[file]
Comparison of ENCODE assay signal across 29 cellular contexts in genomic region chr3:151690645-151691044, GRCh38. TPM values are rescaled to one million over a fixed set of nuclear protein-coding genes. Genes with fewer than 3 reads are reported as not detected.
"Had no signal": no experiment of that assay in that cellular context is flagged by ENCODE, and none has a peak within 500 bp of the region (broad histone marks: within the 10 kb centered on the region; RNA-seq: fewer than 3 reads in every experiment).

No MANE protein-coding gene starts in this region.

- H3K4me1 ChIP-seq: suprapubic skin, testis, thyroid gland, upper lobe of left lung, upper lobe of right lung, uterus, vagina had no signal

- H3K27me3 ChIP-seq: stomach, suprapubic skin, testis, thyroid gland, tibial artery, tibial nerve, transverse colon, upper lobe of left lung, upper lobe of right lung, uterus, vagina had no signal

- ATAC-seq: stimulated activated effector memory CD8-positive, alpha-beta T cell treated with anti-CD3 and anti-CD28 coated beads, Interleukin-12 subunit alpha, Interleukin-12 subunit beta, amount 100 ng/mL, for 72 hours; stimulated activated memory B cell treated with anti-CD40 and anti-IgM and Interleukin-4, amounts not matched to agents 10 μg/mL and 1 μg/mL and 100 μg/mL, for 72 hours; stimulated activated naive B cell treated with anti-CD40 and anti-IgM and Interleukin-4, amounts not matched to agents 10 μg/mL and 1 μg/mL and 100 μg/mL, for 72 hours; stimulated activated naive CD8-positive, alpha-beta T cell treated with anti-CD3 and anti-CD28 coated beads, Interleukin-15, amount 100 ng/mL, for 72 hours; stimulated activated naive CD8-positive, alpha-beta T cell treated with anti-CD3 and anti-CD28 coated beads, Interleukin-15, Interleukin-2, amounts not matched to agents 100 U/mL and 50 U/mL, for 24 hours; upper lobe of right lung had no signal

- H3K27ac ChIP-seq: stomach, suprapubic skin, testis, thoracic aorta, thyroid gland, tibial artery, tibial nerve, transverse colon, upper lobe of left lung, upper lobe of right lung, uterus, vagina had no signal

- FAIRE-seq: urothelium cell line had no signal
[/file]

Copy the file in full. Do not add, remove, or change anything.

Comparison of ENCODE assay signal across 29 cellular contexts in genomic region chr3:151690645-151691044, GRCh38. TPM values are rescaled to one million over a fixed set of nuclear protein-coding genes. Genes with fewer than 3 reads are reported as not detected.
"Had no signal": no experiment of that assay in that cellular context is flagged by ENCODE, and none has a peak within 500 bp of the region (broad histone marks: within the 10 kb centered on the region; RNA-seq: fewer than 3 reads in every experiment).

No MANE protein-coding gene starts in this region.

- H3K4me1 ChIP-seq: suprapubic skin, testis, thyroid gland, upper lobe of left lung, upper lobe of right lung, uterus, vagina had no signal

- H3K27me3 ChIP-seq: stomach, suprapubic skin, testis, thyroid gland, tibial artery, tibial nerve, transverse colon, upper lobe of left lung, upper lobe of right lung, uterus, vagina had no signal

- ATAC-seq: stimulated activated effector memory CD8-positive, alpha-beta T cell treated with anti-CD3 and anti-CD28 coated beads, Interleukin-12 subunit alpha, Interleukin-12 subunit beta, amount 100 ng/mL, for 72 hours; stimulated activated memory B cell treated with anti-CD40 and anti-IgM and Interleukin-4, amounts not matched to agents 10 μg/mL and 1 μg/mL and 100 μg/mL, for 72 hours; stimulated activated naive B cell treated with anti-CD40 and anti-IgM and Interleukin-4, amounts not matched to agents 10 μg/mL and 1 μg/mL and 100 μg/mL, for 72 hours; stimulated activated naive CD8-positive, alpha-beta T cell treated with anti-CD3 and anti-CD28 coated beads, Interleukin-15, amount 100 ng/mL, for 72 hours; stimulated activated naive CD8-positive, alpha-beta T cell treated with anti-CD3 and anti-CD28 coated beads, Interleukin-15, Interleukin-2, amounts not matched to agents 100 U/mL and 50 U/mL, for 24 hours; upper lobe of right lung had no signal

- H3K27ac ChIP-seq: stomach, suprapubic skin, testis, thoracic aorta, thyroid gland, tibial artery, tibial nerve, transverse colon, upper lobe of left lung, upper lobe of right lung, uterus, vagina had no signal

- FAIRE-seq: urothelium cell line had no signal